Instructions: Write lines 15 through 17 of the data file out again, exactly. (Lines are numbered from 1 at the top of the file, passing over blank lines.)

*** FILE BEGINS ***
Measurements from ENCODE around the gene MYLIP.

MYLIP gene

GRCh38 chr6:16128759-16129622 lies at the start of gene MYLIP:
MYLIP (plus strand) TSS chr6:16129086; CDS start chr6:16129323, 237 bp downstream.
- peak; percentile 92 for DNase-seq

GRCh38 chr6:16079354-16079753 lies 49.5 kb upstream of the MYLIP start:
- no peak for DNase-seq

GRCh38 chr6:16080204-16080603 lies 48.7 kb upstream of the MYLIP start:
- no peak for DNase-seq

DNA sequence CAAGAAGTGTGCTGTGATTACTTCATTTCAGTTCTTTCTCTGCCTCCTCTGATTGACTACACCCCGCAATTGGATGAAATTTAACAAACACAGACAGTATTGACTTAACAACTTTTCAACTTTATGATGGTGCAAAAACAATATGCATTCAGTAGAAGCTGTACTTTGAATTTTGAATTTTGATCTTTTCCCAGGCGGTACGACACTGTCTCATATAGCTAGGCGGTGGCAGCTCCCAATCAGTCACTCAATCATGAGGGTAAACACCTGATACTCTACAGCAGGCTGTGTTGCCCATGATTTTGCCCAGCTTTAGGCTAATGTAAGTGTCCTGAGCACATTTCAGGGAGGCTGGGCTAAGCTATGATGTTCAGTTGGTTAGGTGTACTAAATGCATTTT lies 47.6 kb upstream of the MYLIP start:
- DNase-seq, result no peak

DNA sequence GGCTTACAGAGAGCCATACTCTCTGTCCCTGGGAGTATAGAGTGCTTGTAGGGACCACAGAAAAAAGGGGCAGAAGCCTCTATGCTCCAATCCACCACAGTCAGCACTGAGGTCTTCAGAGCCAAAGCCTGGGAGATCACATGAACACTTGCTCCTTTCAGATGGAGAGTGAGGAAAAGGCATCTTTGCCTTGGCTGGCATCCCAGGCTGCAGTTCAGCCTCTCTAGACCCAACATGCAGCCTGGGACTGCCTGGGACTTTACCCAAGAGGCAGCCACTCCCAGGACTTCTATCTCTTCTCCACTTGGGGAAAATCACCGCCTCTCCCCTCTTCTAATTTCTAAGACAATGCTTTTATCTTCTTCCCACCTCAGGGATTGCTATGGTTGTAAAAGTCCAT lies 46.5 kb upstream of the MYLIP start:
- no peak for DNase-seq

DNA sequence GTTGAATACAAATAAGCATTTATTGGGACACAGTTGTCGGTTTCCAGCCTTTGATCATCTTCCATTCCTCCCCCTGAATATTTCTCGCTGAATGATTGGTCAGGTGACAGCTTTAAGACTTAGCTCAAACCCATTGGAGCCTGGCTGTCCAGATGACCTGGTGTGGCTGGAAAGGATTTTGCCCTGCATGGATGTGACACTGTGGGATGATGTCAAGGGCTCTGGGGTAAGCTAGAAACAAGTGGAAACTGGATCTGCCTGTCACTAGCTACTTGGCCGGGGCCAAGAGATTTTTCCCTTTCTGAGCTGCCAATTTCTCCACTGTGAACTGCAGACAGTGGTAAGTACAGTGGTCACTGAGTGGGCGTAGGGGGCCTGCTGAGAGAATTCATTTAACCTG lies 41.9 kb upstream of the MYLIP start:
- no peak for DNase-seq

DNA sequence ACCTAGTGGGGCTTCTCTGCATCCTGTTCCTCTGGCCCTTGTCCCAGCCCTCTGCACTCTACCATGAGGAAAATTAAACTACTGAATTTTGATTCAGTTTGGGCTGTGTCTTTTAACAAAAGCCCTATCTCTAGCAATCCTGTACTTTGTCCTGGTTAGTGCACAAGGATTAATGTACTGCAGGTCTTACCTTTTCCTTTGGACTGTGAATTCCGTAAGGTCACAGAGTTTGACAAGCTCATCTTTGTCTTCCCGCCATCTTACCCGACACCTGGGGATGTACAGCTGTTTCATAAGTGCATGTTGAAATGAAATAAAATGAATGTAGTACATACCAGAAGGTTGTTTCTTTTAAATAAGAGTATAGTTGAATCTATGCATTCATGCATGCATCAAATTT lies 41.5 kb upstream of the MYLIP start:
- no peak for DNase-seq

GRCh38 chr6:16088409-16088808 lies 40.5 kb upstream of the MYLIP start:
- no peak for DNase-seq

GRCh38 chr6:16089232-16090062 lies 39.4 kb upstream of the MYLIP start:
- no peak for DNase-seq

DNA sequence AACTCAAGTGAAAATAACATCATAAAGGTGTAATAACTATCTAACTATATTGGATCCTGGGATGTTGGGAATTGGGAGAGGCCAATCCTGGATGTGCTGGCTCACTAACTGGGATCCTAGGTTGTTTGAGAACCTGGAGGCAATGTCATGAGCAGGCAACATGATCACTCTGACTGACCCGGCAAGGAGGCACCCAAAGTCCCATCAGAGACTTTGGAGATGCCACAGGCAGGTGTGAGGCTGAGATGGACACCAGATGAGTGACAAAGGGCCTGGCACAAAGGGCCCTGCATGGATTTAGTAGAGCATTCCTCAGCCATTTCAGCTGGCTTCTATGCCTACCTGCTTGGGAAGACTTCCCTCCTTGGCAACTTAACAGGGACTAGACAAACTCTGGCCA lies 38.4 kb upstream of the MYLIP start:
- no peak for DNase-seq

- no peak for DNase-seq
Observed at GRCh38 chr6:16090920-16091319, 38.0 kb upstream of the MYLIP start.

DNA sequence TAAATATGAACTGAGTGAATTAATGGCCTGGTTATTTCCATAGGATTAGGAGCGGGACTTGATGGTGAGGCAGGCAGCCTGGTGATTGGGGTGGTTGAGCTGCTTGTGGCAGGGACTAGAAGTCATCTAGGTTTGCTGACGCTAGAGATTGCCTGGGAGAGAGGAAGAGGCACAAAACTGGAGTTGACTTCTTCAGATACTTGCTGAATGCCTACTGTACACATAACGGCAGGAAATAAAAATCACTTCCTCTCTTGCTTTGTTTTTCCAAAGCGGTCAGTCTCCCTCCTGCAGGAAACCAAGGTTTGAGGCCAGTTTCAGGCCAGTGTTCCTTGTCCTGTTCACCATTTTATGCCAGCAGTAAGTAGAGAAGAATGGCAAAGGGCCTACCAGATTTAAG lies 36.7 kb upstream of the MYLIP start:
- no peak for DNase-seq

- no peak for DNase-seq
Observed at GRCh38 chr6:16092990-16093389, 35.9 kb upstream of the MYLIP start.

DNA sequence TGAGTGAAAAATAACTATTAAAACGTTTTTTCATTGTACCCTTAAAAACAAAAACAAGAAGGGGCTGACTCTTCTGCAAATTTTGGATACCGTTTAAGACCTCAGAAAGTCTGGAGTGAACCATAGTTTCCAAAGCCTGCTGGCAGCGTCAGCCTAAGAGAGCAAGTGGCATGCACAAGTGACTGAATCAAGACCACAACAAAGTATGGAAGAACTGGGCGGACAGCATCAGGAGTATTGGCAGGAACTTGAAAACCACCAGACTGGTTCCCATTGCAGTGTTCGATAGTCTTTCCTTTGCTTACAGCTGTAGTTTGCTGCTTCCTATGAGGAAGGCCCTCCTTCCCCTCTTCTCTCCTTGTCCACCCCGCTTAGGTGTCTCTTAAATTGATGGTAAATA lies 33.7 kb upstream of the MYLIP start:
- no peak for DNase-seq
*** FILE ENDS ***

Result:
- no peak for DNase-seq

DNA sequence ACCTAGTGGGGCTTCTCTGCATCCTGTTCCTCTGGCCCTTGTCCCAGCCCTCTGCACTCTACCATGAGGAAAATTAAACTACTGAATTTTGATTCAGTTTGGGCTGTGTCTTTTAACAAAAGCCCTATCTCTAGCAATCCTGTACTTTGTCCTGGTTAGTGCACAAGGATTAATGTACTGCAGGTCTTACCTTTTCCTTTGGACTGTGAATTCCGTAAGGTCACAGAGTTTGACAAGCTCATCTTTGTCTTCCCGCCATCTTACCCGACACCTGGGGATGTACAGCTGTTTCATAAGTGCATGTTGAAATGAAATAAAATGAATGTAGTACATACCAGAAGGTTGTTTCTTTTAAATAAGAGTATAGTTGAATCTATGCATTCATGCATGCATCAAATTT lies 41.5 kb upstream of the MYLIP start:
- no peak for DNase-seq